If you’re a happy fair-weather biker, close your ears. Fat biking obliterates all obstacles and all excuses for getting out in the mud, sludge, sand and best of all –  snow! Not just a ploy of the bike industry to sell more bikes, or a fad for old people – the once ridiculed monster trucks of cycling are fast becoming a big fat force to be reckoned with. Now every good bike shop has a fatty in its window, and someone in the shop to extol its virtues. Fun, versatile, all-weather machines to tackle any trail at any time of the year. There are now fatbike-specific festivals, races and an annual World Championships. Even the ski industry has stopped chuckling long enough to embrace this low impact sport. Unlike snowboarding, the last ‘innovation’ to hit the piste and stick, fat biking needs no special training, as is easy as riding a bike.  Easier in fact, with the huge tyres making riders feel safer, and appealing to many who wouldn’t ordinarily consider biking.

These ‘balloon tyred’ bikes were born from snowy utility. From the shadow of the sled and husky, they were first used for transportation in the snow and the desert, as the comically obese tyres could surmount obstacles which usually meant multiple punctures for their thin-tyred cousins.  The first fat prototypes were bikes with multiple wheels lashed together, then the 1980s mountain bike craze kicked off the urge to try and ride on sand and snow.

Then came Iditabike! Like Iditarod, the Alaskan endurance race but on a bike. (Now called Iditarod Trail Ivitational – less catchy).  In 1986 the first Iditabike winner Dave Zink completed the event in almost 34 hours, dragging his bike for half of it. The bikes and the event have progressed. Now there’s an Iditasport Impossible, a 1100 mile version where you can’t compete unless you’re completely crazy, or have already completed a 300-mile event and are willing to prepay for emergency air evacuation. Less interested? There are no huskies involved. Although you do follow the ‘Iron Dog’ route. (Much more catchy).

The first commercial fat bike is claimed by Minnesota’s Surly Bikes, who launched the Pugsley, in 2005. Surly had been churning out outsize rims first, and on discovering there was a market, made the frames too, then eventually thought they might as well do the whole bike. Sadly, their off-road unicycle ‘the conundrum’ was a bit too ‘off road’ and bit too one-wheeled. Back in 2017, bike manufacturers are abandoning full-fatbikes and creating diet versions, even adapting rigid frames and adding suspension. Carbon fibre full suspension fat bikes are now for sale. Still fat, but not as heavy!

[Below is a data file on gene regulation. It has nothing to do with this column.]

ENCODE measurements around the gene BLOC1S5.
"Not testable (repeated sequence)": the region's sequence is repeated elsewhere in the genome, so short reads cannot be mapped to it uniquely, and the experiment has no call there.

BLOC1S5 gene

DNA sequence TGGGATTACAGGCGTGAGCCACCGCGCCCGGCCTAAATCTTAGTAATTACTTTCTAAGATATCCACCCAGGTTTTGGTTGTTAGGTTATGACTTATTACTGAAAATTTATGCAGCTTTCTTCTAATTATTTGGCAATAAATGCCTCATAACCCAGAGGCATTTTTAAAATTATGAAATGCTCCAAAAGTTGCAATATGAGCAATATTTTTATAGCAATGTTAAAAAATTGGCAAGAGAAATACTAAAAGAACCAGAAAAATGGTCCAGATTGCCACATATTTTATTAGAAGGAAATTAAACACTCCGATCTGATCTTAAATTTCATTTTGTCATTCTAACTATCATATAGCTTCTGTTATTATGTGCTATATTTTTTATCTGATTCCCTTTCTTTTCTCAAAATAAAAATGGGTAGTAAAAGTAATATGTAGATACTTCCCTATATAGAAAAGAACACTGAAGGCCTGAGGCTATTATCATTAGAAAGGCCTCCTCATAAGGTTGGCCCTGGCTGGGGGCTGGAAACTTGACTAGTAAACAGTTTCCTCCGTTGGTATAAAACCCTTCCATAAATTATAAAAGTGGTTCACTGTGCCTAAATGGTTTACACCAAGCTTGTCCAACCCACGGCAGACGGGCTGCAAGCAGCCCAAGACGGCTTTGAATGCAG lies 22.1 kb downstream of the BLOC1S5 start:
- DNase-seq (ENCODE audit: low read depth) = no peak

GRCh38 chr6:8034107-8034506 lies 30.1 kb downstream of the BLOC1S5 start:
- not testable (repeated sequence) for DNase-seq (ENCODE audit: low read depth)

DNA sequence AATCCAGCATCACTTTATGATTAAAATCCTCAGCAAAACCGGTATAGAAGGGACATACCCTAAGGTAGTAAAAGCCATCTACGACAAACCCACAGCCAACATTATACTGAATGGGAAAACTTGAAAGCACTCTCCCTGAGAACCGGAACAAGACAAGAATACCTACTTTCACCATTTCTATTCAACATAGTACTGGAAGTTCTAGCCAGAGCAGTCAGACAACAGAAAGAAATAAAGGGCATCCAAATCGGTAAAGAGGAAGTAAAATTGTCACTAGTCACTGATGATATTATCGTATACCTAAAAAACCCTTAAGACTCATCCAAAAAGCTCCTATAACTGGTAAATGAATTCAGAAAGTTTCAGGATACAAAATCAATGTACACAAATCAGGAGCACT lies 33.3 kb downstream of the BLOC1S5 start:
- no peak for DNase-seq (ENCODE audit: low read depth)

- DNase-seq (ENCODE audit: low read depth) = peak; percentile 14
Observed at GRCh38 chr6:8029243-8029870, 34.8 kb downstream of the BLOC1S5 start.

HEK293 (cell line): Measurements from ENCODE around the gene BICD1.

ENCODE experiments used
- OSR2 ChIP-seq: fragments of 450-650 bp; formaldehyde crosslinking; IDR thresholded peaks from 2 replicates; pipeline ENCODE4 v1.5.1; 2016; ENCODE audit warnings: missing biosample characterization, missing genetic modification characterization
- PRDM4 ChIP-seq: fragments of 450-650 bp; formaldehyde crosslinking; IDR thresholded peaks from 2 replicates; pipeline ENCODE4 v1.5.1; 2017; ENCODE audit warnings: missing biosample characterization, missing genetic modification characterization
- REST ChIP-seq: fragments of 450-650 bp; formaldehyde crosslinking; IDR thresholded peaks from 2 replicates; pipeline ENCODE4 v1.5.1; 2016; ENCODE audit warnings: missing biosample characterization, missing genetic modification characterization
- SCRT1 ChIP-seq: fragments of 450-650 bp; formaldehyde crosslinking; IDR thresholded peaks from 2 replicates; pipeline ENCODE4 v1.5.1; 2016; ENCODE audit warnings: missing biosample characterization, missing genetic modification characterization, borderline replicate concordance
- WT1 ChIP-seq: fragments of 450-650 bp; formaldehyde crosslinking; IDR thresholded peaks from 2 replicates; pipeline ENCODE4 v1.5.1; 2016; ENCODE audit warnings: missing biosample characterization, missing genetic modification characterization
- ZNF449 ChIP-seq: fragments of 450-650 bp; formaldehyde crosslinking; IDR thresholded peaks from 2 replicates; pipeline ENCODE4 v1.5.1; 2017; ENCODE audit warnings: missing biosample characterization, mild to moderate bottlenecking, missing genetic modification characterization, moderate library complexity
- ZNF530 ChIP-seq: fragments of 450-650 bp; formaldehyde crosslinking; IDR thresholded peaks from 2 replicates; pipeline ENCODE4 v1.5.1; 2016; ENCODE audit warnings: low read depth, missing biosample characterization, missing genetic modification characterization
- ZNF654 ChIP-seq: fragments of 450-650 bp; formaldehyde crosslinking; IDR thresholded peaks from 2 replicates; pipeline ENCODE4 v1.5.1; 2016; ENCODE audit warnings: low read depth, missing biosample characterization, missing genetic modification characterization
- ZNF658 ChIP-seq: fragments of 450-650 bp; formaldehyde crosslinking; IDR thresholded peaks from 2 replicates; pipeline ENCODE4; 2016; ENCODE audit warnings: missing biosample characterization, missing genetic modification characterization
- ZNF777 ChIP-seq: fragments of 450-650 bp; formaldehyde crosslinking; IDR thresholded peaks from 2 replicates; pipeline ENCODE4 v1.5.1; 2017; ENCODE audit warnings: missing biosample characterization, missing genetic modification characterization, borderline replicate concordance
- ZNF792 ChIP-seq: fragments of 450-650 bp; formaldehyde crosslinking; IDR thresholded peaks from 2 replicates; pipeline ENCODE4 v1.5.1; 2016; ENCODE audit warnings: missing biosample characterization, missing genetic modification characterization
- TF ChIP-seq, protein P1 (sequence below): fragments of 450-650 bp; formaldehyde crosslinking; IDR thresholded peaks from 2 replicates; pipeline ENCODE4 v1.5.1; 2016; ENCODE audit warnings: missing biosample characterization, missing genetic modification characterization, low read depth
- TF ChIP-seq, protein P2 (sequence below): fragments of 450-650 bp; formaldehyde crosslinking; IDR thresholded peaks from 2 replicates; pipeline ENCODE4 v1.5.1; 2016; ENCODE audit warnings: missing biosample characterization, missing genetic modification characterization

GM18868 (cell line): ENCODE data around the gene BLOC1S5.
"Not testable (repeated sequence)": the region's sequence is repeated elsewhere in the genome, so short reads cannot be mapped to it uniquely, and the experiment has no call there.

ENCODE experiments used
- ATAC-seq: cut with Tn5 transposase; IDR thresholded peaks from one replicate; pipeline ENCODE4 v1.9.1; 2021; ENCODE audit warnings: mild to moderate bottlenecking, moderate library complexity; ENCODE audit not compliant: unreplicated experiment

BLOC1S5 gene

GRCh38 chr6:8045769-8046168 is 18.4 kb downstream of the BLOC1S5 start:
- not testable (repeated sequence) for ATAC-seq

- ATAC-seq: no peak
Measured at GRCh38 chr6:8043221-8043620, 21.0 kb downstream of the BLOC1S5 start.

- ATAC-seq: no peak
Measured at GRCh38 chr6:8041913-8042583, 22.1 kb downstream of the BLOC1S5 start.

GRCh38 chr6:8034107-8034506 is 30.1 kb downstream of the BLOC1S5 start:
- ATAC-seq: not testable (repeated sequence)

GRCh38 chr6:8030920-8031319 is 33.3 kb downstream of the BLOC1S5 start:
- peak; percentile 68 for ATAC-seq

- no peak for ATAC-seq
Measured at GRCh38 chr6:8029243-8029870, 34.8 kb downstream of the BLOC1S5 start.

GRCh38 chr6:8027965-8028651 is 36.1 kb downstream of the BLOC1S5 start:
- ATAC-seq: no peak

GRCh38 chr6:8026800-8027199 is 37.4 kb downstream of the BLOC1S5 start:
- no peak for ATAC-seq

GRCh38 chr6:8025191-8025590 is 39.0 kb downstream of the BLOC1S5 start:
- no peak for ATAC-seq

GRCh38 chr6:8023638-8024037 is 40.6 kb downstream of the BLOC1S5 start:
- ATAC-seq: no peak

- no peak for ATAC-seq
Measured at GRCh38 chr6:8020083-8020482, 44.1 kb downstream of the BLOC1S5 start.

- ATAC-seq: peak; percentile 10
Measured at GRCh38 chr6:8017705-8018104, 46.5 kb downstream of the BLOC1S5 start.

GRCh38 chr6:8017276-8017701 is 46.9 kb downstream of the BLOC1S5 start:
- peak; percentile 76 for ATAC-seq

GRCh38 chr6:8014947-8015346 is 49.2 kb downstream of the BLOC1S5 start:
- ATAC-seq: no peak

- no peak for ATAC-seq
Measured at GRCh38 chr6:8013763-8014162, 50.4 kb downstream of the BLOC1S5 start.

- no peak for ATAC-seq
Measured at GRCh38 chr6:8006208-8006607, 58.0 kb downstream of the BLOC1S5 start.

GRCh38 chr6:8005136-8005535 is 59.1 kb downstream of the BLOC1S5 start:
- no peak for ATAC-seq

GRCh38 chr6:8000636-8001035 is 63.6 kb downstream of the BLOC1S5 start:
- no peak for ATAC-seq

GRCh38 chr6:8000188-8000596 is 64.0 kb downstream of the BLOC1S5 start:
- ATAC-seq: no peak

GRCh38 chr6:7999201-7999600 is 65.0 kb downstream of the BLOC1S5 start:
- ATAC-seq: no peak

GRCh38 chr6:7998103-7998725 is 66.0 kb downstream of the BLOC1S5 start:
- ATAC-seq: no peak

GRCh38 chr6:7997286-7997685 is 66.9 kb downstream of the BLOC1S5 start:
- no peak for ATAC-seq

Skinny racers, medium mountain bikers, now plus sized fatties – what will be next? There’s the E-fats, brilliant fun for a lot less effort, with the added bonus of careering around the woods as if on fast-forward (cue the Benny Hill theme tune). But for the underinflated oversized fatbikes, the only way is up – fatbiking is America’s fastest growing winter sport and the biking calendar is gorged with fat-specific sportives. In the UK, two friends have started a Global Fat Bike day, there’s an annual fatbike Battle of the Beach, on Pembrey sands, site of former world land speed record attempts. Sponsored by Surly bike is now in its fourth year. Crested Butte in Colorado will host the third Fat Bike World Championships in January 2018,  and Gstaad was one of the first resorts in the Alps to rent fatbikes with dedicated snow trails. Its Snow Bike festival, complete with a time trial prologue and three stages has both professional and amateur categories.

I remember my first spotting of a fat bike in the wild. I was weak at the knees with laughter rather than bike-envy, but riding it was an entirely different experience. I soon got used to the hilarious tyres (and the attention they got) and fell swiftly in love with my fat friend. Suddenly clambering over big rocks wasn’t an issue, and muddy puddles became even more fun with the added traction. In Britain, where nine months a year often means soggy singletrack and depressingly near-constant mud, a fat bike actions the adrenaline and keeps you buzzing from biking.

Thanks to Axevo bikes, whose e-fat bikes inspired this article. Axevo are an Italian bike manufacturer whose e-fat bikes are now available in the UK.